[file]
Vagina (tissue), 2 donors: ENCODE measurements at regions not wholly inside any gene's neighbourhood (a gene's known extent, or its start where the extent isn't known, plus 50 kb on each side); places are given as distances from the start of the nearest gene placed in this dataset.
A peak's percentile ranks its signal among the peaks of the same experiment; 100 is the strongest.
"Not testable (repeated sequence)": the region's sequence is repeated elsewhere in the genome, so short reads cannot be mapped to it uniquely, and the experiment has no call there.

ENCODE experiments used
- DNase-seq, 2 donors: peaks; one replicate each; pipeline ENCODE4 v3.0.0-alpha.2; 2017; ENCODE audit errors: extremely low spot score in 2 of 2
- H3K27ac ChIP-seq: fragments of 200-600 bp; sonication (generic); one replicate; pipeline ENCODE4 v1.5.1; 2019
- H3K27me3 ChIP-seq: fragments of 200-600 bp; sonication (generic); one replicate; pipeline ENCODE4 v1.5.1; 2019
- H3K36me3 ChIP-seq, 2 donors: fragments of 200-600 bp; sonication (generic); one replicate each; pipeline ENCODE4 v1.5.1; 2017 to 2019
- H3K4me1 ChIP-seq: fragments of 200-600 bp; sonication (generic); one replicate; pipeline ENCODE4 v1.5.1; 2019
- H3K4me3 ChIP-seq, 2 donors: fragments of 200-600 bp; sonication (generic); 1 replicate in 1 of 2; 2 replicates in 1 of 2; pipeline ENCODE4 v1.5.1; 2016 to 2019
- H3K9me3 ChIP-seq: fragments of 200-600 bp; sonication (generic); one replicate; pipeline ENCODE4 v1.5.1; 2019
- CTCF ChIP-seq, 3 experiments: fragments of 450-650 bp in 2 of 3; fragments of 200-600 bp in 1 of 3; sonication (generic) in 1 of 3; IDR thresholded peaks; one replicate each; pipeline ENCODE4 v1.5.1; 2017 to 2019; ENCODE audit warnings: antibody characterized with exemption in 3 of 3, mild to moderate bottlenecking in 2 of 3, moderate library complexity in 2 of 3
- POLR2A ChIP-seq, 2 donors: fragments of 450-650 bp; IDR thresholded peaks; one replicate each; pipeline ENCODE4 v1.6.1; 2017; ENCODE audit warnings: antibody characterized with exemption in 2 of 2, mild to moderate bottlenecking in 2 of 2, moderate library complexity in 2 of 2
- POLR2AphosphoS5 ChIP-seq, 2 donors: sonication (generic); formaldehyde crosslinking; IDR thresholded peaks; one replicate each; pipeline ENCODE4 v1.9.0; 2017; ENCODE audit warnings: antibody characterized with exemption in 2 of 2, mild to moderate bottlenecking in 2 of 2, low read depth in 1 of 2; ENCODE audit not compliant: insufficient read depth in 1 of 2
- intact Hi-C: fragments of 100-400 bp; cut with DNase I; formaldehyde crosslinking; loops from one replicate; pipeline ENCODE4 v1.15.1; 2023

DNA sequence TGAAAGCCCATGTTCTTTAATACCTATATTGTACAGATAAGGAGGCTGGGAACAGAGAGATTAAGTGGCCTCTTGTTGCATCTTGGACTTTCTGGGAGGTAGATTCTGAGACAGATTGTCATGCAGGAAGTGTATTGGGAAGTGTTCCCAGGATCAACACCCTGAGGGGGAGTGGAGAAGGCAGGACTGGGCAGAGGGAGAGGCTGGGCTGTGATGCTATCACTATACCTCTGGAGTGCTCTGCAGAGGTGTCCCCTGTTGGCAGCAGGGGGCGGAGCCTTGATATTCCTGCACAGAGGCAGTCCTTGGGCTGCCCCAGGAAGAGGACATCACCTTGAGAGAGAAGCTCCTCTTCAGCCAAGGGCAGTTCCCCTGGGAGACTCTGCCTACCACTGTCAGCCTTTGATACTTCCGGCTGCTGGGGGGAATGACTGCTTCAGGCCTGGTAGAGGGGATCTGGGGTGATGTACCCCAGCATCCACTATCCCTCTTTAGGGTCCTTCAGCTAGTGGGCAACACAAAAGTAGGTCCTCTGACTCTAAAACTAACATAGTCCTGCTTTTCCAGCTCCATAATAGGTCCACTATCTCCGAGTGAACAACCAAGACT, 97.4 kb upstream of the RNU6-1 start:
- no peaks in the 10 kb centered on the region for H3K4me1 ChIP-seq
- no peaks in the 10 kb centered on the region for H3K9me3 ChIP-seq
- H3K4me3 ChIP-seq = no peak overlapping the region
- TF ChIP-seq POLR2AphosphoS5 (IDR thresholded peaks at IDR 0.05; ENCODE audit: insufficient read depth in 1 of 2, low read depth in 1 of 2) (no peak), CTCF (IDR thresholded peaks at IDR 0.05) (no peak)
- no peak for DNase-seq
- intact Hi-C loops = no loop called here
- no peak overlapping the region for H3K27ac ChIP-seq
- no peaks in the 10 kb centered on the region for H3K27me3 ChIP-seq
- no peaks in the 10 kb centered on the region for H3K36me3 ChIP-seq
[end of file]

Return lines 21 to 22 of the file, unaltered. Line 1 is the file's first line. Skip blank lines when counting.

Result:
- no peak for DNase-seq
- intact Hi-C loops = no loop called here